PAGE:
6 simple ways to reduce your carbon footprint

0
237
Catalyst 52

Climate change is the single most important challenge of the 21st century and it poses an existential risk to humanity. That may sound alarmist, but it’s not. Early climate change studies cited the year 2100 as the period when the effects would begin to be felt. That was so far into the future and we hardly took any notice. Then the date was revised to 2050 was the new date and the threat became more urgent.

Now the Intergovernmental Panel on Climate Change (IPCC) warns that immediate action is needed to reduce warming of the planet to less than 1.5 degrees by 2030. That is just twelve years from now. Toddlers today will not have finished high school by that time! The warnings are dire and immediate action is needed to avert catastrophic changes to the weather patterns, species loss, and human displacement. We cannot leave it to our leaders, the government or industry to fix this. We as consumers, communities, citizens, and activists must do everything we can because we are all in this together.

Energy efficiency is the low hanging fruit in the fight against climate change – how we use energy, how we produce it, and how we trade it will all change in the near future. Consumers can start immediately by making some lifestyle adjustments:

1. Get geyser savvy

The electrical geyser element is one of the highest users of electricity in a home. By installing a heat-pump, consumers can reduce electricity usage by up to 70% while installing a solar geyser can reduce this by up to 100%.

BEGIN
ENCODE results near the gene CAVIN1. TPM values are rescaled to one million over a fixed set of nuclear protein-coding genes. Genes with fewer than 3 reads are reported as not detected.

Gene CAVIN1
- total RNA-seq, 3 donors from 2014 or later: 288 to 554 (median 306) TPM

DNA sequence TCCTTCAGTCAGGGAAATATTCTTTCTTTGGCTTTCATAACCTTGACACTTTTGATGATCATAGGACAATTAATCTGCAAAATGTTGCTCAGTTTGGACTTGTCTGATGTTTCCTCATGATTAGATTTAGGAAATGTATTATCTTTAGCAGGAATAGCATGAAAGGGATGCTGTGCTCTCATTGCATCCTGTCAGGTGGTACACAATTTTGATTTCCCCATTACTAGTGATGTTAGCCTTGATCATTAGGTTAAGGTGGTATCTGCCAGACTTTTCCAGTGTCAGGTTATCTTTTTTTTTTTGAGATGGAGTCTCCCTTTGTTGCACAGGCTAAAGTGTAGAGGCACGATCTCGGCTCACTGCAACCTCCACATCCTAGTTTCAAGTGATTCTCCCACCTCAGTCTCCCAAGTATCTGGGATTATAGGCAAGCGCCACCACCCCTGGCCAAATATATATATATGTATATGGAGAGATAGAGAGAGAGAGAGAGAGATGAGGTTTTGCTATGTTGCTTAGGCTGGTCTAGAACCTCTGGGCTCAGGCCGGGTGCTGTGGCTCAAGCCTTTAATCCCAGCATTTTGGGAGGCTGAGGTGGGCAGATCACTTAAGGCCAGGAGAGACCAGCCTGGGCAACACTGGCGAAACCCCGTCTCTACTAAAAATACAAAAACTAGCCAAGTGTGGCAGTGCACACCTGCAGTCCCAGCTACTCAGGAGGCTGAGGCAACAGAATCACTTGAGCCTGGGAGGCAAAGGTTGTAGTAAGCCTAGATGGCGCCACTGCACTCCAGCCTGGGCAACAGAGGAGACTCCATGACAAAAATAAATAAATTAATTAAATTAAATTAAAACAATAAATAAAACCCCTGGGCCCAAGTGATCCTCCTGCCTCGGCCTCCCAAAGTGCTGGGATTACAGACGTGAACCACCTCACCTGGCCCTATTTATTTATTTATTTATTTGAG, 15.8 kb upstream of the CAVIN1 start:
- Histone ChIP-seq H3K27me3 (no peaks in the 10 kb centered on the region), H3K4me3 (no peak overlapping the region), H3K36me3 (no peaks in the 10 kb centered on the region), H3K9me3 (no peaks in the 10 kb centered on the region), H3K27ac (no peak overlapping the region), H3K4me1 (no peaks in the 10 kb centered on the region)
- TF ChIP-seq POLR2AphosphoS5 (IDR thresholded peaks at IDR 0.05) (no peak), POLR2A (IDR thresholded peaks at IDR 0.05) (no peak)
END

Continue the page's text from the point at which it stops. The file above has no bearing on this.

2. Be smart about taking a dip

Swimming pool pumps add to our consumption. The AC (Alternative Current) pump can be replaced by a DC (Direct Current) pump and a few solar PV panels. This will allow the system to work during the day and use power from the solar panels to drive the DC motor. No batteries or inverters are enquired for this system.

3. That lightbulb moment

The incandescent light bulb is a 100-year-old technology and should be relegated to the recycle bin. LED lights are more affordable and come in all shapes and sizes. Consumers can replace all incandescent and CFL light bulbs with modern LEDs. The disposal of CFL light bulbs should be done responsibly and should be dropped off at recycling depots that can be found at malls and some hardware chains.

4. Stay toasty

Fitting insulation material into your roof space will prevent heat loss and further reduce the consumption of electricity.

5. Let’s get solar

Nothing beats producing your own electricity. Installing a solar photovoltaic system gives consumers more control over their electricity production, reduces reliance on the grid, and has a definite effect on lowering carbon emissions if enough people go this route.

6. Be accountable

There is a more mundane, but profound step that we can all take. We need to think about our actions and be aware of the impending catastrophe if immediate action is not taken. Try these simple lifestyle changes:

  • Use the data to adjust your lifestyle
  • Install an energy monitoring meter to measure consumption
  • Learn about energy ratings of appliances and let this help you make informed buying decisions
  • Use energy wisely, switch off what is not in use, and think about the impact of over-consumption

We can turn this grim warning of impending doom into an opportunity to repair and realign our trajectory. We can build a more sustainable world, one kilowatt at a time.

About the author: 

Sunny MorganSunny Morgan of Enerlogy (Pty) Ltd specialises in solar photovoltaic (PV) installations of varying capacities. The Enerlogy installation teams are experts in rooftop and ground-mounted systems. We offer new on-grid and off-grid solutions to bring energy access. Enerlogy is committed to generating clean energy, saving customers money, creating jobs and empowering communities. Our ultimate growth vision is to build, operate and own clean power installations across South Africa and the African continent.

Follow Enerology on Facebook and Twitter.

To register your interest in collaboration opportunities email Amanda Dinan.